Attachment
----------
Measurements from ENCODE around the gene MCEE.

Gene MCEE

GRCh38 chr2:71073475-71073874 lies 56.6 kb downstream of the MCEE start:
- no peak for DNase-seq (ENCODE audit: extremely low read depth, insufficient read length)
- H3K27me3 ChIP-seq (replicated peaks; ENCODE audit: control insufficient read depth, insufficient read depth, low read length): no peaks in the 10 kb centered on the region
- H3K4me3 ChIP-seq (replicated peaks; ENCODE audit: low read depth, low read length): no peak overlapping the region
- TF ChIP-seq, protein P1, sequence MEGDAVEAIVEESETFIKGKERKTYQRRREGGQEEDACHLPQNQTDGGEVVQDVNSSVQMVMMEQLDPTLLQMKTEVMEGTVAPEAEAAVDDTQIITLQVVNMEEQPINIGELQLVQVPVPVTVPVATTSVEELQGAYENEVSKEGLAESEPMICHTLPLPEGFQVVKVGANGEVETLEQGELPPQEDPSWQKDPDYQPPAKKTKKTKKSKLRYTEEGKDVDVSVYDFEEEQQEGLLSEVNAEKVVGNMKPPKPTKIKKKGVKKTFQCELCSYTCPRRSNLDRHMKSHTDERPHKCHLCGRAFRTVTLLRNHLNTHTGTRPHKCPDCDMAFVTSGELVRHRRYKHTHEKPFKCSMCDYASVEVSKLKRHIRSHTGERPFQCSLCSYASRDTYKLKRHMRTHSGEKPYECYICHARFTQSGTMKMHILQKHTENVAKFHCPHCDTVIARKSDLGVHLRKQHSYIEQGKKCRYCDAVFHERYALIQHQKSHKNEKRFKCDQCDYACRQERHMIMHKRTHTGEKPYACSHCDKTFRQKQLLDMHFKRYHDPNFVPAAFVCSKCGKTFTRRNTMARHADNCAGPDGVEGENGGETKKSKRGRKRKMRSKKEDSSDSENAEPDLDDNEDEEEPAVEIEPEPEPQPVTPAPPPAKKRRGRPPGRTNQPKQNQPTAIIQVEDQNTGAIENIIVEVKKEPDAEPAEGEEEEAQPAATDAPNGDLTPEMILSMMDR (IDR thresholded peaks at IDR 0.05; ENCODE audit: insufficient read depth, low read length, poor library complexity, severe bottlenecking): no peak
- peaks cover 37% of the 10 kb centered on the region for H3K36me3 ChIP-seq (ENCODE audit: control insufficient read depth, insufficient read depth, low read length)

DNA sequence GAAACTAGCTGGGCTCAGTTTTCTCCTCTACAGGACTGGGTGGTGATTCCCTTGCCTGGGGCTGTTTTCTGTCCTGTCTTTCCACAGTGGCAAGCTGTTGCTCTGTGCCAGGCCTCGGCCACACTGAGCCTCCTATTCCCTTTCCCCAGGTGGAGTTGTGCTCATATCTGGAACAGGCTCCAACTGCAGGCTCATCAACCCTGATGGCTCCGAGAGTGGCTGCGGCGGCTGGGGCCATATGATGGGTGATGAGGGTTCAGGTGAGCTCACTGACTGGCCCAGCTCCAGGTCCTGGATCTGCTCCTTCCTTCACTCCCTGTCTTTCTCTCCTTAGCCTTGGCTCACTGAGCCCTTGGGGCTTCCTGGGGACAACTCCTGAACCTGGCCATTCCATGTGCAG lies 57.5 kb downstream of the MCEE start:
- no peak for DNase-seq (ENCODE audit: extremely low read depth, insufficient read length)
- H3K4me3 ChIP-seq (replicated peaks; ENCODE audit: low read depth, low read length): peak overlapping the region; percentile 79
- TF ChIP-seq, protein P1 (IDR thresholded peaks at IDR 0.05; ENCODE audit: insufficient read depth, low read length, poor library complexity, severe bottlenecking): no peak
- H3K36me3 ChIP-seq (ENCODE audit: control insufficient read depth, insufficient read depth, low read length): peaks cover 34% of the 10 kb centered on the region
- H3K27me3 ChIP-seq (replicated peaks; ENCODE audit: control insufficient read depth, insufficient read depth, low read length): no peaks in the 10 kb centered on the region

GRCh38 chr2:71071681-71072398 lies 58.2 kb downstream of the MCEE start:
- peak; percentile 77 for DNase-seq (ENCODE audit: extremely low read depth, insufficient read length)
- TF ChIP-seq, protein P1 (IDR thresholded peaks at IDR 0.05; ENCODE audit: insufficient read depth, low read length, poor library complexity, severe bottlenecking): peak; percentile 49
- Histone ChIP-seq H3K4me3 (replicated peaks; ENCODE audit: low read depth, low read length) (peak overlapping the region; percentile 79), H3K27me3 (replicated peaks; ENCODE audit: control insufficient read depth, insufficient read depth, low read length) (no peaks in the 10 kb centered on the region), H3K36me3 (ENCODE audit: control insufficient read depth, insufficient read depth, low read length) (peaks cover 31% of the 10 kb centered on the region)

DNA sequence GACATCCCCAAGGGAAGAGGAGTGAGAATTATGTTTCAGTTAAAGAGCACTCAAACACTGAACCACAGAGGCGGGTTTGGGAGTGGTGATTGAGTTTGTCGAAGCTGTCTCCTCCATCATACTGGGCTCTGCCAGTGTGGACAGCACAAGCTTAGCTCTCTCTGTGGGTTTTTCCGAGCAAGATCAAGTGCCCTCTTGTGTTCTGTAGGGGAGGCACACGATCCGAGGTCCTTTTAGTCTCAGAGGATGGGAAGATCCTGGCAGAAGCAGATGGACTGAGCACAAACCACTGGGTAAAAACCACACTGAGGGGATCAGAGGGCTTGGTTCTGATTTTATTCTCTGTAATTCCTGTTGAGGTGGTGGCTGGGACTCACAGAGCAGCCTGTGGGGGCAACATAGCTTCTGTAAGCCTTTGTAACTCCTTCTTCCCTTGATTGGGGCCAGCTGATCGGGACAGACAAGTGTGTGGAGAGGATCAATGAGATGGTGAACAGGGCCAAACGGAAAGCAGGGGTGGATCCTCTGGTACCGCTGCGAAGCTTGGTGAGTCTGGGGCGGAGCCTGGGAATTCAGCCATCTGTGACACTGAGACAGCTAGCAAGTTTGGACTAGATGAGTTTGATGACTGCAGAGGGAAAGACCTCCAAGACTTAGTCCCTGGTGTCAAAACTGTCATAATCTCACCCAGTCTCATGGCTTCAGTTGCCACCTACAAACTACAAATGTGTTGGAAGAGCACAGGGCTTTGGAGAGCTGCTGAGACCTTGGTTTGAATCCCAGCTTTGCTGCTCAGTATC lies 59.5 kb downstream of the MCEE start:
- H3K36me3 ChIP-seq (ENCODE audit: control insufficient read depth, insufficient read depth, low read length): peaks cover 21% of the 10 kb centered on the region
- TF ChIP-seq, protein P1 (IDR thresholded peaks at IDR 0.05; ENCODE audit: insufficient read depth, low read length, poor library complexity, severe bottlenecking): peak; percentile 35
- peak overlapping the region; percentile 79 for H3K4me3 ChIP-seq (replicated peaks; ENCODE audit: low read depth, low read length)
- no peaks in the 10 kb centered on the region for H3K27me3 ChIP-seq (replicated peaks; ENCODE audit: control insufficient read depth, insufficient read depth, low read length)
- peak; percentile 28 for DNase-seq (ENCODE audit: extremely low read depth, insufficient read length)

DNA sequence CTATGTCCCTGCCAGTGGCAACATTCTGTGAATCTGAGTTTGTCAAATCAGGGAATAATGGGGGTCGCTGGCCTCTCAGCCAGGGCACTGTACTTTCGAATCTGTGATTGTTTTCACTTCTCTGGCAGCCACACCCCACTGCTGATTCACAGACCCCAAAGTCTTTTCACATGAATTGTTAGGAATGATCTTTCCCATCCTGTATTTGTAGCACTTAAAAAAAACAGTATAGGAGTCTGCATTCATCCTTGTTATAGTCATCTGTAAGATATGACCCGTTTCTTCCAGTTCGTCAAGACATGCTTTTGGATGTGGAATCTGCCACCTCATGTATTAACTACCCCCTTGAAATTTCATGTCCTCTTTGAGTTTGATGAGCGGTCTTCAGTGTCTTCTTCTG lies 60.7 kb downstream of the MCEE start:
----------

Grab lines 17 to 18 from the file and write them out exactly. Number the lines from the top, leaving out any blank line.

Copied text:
- TF ChIP-seq, protein P1 (IDR thresholded peaks at IDR 0.05; ENCODE audit: insufficient read depth, low read length, poor library complexity, severe bottlenecking): peak; percentile 49
- Histone ChIP-seq H3K4me3 (replicated peaks; ENCODE audit: low read depth, low read length) (peak overlapping the region; percentile 79), H3K27me3 (replicated peaks; ENCODE audit: control insufficient read depth, insufficient read depth, low read length) (no peaks in the 10 kb centered on the region), H3K36me3 (ENCODE audit: control insufficient read depth, insufficient read depth, low read length) (peaks cover 31% of the 10 kb centered on the region)